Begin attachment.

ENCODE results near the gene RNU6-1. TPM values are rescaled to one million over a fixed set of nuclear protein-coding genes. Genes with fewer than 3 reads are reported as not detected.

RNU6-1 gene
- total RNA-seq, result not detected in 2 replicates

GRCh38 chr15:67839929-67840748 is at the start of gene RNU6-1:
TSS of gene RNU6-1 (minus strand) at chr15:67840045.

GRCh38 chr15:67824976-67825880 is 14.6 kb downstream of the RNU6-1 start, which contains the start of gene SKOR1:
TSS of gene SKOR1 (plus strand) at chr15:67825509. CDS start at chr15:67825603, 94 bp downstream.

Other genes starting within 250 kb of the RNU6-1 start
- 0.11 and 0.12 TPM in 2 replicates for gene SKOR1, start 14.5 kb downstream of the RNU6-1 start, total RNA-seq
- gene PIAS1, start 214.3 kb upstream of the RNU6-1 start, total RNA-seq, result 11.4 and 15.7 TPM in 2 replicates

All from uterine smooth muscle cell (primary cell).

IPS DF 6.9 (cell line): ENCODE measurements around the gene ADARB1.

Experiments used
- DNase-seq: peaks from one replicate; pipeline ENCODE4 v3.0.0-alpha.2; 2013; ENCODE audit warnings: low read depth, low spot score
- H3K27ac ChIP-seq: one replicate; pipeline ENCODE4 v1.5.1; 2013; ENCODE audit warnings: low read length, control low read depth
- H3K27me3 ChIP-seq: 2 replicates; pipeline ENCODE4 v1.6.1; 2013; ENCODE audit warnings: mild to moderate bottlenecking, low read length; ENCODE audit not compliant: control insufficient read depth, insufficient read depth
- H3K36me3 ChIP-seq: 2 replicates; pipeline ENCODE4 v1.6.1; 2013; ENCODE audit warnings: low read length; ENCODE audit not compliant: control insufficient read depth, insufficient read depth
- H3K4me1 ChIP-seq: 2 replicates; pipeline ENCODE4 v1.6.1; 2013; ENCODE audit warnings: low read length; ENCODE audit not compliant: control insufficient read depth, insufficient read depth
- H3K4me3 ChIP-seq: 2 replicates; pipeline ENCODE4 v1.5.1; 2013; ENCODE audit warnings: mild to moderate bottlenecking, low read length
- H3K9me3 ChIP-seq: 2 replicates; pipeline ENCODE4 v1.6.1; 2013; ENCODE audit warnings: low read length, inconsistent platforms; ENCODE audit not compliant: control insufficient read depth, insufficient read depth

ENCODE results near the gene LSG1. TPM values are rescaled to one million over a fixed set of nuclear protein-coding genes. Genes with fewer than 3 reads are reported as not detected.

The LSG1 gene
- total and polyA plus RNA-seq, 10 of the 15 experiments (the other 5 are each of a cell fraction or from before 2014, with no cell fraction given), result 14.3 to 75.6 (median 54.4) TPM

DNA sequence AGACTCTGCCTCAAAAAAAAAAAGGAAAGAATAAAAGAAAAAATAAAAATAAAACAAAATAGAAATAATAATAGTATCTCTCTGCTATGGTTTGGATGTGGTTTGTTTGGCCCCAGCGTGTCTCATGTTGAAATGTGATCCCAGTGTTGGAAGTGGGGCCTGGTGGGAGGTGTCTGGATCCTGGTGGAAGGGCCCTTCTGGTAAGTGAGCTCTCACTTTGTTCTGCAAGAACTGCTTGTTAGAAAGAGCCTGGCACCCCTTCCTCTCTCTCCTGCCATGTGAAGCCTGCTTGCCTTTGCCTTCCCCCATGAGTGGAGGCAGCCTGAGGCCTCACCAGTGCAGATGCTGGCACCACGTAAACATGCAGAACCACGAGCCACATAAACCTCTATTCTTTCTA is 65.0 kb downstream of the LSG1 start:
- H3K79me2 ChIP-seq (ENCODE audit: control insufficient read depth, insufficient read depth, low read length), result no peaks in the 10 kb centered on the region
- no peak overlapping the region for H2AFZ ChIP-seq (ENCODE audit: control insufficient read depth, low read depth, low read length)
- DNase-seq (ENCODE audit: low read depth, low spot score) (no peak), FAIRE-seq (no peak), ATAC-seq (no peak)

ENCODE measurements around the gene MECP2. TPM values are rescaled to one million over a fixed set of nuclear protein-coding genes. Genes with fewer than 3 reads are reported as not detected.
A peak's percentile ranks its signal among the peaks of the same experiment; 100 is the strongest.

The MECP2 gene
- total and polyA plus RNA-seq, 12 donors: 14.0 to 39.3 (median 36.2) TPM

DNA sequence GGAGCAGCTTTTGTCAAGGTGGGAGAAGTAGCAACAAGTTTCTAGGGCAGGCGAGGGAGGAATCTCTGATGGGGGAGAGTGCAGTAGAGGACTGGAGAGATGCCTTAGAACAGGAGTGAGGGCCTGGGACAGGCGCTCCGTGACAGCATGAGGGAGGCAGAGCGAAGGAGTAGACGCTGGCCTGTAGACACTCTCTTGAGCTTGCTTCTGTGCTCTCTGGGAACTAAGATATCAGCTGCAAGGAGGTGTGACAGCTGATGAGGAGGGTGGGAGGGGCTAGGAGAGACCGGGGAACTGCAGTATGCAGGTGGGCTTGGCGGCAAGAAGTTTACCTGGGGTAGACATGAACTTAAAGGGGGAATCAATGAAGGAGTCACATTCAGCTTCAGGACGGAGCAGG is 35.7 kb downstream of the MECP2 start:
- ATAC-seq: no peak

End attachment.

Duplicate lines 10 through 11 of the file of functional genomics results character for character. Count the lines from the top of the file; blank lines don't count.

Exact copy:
- gene PIAS1, start 214.3 kb upstream of the RNU6-1 start, total RNA-seq, result 11.4 and 15.7 TPM in 2 replicates

All from uterine smooth muscle cell (primary cell).